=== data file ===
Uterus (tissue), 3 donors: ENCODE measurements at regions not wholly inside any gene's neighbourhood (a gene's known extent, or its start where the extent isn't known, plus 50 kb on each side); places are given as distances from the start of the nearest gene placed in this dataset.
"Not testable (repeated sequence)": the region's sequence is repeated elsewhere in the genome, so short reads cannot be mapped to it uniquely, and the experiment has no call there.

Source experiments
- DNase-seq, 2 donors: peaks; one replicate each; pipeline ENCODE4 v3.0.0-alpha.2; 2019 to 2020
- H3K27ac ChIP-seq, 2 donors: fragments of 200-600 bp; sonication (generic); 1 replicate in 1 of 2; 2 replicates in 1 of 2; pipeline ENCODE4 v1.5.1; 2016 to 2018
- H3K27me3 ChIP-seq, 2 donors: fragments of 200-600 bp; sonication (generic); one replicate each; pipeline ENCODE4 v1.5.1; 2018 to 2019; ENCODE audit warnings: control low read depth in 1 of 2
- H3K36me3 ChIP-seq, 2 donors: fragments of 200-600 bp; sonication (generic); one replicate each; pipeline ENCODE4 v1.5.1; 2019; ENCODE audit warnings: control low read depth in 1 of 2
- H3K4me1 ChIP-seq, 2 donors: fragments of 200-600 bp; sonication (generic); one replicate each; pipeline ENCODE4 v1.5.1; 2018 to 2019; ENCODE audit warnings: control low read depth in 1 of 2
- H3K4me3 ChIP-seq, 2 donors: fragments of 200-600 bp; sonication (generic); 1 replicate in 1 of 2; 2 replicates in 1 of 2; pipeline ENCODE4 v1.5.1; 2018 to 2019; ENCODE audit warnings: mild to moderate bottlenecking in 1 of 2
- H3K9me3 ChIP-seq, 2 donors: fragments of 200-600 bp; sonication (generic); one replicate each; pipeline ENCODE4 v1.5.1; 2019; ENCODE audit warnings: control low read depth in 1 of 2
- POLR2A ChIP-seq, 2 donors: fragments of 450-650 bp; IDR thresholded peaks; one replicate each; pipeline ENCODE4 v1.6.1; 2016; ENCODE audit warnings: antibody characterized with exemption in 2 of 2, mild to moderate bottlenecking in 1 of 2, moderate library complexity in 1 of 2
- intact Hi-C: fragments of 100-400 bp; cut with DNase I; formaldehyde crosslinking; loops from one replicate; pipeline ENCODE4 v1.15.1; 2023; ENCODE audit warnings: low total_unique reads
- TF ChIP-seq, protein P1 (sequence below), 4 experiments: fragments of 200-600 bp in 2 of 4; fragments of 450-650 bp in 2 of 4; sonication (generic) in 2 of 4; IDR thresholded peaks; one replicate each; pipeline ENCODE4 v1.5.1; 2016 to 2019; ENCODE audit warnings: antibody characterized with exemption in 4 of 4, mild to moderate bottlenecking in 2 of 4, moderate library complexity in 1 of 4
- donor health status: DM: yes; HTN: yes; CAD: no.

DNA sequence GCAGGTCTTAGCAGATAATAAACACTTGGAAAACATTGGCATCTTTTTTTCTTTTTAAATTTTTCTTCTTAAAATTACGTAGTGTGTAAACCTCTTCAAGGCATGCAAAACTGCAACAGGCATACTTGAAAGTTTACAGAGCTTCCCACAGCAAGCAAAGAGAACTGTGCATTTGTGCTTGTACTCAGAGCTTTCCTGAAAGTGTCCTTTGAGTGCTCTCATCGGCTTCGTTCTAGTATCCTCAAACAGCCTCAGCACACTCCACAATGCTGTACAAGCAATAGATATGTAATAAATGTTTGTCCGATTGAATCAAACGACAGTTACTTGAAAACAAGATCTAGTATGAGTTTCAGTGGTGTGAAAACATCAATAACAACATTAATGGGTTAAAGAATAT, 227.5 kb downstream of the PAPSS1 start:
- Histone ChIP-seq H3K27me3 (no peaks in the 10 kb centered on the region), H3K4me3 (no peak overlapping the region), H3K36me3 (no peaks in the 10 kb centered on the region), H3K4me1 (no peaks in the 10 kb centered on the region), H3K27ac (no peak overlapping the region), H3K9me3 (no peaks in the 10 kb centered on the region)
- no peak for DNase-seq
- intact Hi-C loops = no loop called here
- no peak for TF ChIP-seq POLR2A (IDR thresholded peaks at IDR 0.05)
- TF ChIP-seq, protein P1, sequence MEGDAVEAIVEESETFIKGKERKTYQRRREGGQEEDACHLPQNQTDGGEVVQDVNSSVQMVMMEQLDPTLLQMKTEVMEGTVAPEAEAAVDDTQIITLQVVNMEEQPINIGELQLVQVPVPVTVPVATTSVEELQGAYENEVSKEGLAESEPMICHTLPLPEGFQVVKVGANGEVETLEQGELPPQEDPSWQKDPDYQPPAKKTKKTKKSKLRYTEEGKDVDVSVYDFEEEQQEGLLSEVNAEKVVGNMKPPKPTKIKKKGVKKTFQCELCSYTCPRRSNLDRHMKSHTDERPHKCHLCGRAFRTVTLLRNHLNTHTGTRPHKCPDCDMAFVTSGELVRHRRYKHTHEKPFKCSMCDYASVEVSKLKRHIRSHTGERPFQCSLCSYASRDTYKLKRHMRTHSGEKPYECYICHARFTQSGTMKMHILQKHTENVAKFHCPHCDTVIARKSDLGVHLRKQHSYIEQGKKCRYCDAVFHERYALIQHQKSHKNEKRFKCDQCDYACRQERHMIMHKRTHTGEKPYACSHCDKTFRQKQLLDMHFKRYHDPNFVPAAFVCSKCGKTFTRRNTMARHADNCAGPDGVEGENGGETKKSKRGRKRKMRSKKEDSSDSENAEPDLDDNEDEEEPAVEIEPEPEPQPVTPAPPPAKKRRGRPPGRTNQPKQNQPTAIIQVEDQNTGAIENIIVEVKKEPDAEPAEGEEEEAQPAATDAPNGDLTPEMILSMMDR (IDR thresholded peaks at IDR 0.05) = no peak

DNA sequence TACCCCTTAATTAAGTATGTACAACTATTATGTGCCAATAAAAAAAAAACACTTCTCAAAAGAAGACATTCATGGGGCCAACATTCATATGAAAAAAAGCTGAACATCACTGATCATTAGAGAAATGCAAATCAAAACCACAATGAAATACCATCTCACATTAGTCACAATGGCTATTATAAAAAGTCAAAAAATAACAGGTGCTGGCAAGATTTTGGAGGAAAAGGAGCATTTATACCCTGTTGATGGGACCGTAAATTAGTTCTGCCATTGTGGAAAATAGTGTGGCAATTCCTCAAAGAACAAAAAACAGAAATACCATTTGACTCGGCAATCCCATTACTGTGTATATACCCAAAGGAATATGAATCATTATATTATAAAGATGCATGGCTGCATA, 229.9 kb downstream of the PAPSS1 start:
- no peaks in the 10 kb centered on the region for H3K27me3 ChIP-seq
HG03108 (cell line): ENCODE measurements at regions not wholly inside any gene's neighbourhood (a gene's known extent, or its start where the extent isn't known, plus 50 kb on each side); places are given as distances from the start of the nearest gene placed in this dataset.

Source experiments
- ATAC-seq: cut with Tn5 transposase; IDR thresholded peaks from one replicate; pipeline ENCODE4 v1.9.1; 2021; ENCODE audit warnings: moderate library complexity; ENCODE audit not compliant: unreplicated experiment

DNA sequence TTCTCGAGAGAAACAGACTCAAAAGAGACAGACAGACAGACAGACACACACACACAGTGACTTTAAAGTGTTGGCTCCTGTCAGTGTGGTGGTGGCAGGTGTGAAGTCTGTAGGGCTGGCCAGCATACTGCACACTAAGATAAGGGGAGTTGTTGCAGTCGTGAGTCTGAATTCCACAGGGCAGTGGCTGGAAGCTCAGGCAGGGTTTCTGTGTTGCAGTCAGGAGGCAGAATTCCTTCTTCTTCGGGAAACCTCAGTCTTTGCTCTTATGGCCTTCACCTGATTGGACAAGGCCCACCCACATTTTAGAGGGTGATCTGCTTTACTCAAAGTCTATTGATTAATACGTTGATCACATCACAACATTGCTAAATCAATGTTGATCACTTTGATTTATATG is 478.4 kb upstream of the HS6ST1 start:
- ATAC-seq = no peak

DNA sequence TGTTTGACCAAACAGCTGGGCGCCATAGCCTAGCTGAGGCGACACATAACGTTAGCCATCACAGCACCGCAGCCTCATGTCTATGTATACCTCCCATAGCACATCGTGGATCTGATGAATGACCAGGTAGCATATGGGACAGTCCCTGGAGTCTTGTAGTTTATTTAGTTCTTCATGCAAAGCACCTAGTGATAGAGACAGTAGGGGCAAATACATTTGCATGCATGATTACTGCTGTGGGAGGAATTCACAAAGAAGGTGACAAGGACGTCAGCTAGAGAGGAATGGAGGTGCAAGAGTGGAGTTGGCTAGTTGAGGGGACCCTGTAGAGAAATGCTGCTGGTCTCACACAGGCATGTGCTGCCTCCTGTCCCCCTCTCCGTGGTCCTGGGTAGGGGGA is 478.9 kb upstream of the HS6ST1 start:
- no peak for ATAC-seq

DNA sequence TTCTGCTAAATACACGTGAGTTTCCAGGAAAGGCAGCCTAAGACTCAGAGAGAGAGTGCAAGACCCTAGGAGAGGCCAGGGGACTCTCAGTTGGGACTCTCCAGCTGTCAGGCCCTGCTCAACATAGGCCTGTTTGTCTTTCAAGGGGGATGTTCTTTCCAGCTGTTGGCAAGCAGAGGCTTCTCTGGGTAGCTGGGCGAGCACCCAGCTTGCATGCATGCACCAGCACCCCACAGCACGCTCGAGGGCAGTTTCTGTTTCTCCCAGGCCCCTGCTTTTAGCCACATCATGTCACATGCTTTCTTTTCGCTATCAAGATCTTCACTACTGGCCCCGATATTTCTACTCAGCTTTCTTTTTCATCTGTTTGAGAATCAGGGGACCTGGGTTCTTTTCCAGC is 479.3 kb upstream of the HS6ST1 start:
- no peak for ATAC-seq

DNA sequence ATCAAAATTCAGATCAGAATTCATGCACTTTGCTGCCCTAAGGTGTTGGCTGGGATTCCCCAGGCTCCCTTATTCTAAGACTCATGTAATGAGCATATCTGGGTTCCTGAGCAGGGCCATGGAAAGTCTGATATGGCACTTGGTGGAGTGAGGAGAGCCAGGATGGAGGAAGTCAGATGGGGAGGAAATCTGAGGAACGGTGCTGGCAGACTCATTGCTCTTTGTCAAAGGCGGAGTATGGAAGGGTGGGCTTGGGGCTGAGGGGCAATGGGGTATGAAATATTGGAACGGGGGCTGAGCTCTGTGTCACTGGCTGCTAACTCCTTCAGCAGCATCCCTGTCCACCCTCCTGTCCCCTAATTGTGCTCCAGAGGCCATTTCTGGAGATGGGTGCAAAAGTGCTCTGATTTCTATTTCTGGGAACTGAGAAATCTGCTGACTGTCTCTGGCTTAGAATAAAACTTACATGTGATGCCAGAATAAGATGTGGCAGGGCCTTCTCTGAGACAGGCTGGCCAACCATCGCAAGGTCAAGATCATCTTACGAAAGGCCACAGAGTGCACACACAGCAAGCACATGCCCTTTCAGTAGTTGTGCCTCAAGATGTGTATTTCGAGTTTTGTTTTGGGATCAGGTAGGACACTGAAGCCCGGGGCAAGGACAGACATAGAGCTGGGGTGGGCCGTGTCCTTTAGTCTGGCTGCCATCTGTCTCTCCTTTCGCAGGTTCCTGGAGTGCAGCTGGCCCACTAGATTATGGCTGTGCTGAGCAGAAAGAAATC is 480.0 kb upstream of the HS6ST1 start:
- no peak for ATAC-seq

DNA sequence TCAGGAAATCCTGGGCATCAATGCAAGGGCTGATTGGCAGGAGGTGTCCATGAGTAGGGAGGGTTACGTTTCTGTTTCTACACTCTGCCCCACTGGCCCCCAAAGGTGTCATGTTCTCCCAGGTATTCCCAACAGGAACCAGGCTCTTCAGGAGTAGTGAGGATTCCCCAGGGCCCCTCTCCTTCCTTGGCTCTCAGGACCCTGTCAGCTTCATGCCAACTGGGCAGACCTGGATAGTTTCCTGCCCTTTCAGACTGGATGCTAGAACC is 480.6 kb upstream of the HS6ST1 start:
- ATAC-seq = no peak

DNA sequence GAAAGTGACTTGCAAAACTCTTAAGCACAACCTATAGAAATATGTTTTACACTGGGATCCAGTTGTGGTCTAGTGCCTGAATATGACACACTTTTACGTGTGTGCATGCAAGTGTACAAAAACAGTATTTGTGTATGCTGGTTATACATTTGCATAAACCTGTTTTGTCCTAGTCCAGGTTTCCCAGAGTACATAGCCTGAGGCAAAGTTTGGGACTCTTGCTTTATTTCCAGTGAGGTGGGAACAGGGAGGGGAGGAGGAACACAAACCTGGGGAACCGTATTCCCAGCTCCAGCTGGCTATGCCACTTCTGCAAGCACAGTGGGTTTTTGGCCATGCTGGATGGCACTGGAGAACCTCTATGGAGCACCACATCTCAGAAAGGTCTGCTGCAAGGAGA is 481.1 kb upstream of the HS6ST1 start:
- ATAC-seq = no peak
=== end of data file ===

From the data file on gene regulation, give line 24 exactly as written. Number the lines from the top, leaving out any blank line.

Source experiments